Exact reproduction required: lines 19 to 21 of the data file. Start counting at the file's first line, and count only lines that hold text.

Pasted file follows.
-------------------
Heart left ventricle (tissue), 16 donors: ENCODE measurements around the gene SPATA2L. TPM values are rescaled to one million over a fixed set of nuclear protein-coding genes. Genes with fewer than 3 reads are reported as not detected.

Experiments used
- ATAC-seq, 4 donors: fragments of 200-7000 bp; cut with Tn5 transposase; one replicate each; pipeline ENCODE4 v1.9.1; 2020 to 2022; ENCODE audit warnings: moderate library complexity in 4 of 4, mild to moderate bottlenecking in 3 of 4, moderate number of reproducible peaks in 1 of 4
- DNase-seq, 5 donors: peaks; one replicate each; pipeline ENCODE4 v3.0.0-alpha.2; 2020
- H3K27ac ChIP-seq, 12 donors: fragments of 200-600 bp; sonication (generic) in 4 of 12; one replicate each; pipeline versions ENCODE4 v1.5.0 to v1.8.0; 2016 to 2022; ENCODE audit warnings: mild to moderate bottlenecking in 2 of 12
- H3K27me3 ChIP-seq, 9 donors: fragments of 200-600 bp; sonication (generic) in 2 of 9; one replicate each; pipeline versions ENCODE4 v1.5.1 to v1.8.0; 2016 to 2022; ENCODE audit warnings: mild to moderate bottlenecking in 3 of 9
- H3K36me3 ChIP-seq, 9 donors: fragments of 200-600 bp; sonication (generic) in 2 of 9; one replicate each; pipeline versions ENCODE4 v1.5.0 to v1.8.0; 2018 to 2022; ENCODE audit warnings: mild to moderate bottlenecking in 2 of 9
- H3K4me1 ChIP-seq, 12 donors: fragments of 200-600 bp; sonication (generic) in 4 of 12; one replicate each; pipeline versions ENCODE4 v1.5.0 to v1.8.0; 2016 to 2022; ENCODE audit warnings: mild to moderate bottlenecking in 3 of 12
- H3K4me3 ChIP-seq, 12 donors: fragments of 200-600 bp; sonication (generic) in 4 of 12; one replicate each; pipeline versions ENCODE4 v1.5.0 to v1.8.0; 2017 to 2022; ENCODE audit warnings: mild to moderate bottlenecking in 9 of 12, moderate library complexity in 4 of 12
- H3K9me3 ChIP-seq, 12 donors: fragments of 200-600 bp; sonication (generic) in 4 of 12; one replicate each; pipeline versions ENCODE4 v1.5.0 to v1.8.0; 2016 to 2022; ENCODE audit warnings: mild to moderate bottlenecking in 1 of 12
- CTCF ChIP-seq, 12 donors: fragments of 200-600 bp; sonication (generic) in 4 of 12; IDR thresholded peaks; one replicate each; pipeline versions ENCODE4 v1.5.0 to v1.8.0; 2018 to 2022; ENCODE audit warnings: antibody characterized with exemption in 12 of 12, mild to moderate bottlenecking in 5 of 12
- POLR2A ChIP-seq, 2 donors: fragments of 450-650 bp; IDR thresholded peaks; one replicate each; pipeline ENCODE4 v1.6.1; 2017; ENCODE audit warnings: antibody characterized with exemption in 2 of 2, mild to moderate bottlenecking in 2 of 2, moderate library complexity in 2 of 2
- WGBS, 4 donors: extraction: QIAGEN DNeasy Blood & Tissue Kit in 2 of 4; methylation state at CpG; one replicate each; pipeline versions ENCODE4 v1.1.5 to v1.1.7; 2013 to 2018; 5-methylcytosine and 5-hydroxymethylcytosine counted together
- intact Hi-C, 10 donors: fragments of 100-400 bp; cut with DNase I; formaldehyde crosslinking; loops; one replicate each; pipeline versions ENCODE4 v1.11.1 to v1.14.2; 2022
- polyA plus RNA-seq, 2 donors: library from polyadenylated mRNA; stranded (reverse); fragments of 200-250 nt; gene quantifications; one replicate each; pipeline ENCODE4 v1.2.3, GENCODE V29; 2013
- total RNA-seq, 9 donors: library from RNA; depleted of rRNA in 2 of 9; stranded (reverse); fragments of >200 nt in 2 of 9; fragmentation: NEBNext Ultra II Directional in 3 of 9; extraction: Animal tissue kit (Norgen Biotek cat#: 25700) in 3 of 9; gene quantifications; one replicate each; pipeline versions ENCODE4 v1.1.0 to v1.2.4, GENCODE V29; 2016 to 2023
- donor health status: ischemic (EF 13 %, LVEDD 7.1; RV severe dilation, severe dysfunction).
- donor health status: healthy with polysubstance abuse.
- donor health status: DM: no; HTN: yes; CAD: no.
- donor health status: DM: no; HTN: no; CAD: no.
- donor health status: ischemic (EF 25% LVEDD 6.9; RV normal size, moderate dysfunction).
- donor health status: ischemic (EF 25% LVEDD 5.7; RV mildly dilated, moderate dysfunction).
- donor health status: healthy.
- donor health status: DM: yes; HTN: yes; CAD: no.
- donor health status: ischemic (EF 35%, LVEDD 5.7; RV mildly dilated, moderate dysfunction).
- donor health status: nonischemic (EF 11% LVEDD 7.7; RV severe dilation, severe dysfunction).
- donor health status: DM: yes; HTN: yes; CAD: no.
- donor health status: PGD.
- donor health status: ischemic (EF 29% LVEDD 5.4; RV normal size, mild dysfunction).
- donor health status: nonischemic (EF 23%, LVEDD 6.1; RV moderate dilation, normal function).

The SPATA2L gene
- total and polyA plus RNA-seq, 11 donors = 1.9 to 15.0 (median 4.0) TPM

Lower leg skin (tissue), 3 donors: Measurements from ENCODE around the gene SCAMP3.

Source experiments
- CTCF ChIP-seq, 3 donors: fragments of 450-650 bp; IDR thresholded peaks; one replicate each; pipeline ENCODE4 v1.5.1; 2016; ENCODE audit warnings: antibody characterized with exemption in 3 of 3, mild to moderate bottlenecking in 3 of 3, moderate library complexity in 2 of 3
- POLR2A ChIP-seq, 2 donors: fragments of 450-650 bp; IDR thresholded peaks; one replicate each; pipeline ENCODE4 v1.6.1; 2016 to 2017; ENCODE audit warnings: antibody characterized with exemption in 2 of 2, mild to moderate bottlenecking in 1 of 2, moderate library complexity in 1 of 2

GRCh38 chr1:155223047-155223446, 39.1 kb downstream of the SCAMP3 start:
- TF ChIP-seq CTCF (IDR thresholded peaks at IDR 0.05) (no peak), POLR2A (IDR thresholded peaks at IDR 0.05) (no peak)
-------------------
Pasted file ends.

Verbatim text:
- donor health status: DM: no; HTN: yes; CAD: no.
- donor health status: DM: no; HTN: no; CAD: no.
- donor health status: ischemic (EF 25% LVEDD 6.9; RV normal size, moderate dysfunction).